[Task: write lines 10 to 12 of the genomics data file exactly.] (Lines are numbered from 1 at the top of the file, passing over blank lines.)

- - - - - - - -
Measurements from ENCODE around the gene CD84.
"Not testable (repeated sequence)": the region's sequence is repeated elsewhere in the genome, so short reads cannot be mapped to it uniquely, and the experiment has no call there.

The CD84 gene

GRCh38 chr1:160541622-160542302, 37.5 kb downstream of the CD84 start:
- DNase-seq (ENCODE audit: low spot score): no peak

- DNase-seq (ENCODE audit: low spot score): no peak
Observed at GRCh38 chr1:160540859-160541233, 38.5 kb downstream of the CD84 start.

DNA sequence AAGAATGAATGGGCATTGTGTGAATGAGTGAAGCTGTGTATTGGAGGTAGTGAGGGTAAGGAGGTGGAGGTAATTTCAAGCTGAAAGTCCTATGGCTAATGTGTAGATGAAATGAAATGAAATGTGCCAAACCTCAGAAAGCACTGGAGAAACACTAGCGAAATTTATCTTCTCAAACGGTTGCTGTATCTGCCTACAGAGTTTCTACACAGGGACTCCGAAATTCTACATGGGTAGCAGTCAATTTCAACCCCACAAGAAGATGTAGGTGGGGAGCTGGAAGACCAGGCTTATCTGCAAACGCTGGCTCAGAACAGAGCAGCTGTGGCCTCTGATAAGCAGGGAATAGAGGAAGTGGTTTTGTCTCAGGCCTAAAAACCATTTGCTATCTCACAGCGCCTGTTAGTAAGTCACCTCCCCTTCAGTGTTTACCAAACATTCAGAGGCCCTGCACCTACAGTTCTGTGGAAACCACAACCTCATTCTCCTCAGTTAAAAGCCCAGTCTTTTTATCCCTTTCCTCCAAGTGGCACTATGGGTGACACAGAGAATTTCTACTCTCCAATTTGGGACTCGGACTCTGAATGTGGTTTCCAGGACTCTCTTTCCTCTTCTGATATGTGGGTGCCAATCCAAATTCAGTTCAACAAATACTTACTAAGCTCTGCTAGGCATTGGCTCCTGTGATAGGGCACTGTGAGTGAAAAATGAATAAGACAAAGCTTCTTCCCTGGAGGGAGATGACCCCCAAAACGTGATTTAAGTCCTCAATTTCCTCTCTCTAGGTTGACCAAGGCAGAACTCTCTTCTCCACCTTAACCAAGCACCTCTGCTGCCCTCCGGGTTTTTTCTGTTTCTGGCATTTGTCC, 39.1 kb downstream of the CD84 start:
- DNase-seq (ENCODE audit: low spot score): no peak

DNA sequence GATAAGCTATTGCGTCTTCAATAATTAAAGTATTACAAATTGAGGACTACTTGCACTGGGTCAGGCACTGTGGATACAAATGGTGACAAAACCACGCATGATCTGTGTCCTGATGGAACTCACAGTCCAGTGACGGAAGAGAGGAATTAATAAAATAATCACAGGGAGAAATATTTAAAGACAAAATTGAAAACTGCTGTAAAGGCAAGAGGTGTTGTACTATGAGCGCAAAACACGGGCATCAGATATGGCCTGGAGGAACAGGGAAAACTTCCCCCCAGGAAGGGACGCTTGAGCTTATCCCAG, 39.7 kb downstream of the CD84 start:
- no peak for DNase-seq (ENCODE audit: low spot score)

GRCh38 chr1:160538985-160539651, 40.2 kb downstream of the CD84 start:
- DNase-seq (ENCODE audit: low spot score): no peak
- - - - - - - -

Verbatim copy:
DNA sequence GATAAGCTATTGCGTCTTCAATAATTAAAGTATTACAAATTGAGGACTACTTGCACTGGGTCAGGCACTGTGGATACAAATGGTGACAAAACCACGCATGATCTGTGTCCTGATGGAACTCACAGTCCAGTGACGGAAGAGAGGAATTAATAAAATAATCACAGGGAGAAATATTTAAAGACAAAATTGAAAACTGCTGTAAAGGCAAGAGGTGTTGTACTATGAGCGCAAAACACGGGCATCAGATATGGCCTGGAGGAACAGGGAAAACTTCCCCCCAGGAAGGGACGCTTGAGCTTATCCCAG, 39.7 kb downstream of the CD84 start:
- no peak for DNase-seq (ENCODE audit: low spot score)

GRCh38 chr1:160538985-160539651, 40.2 kb downstream of the CD84 start: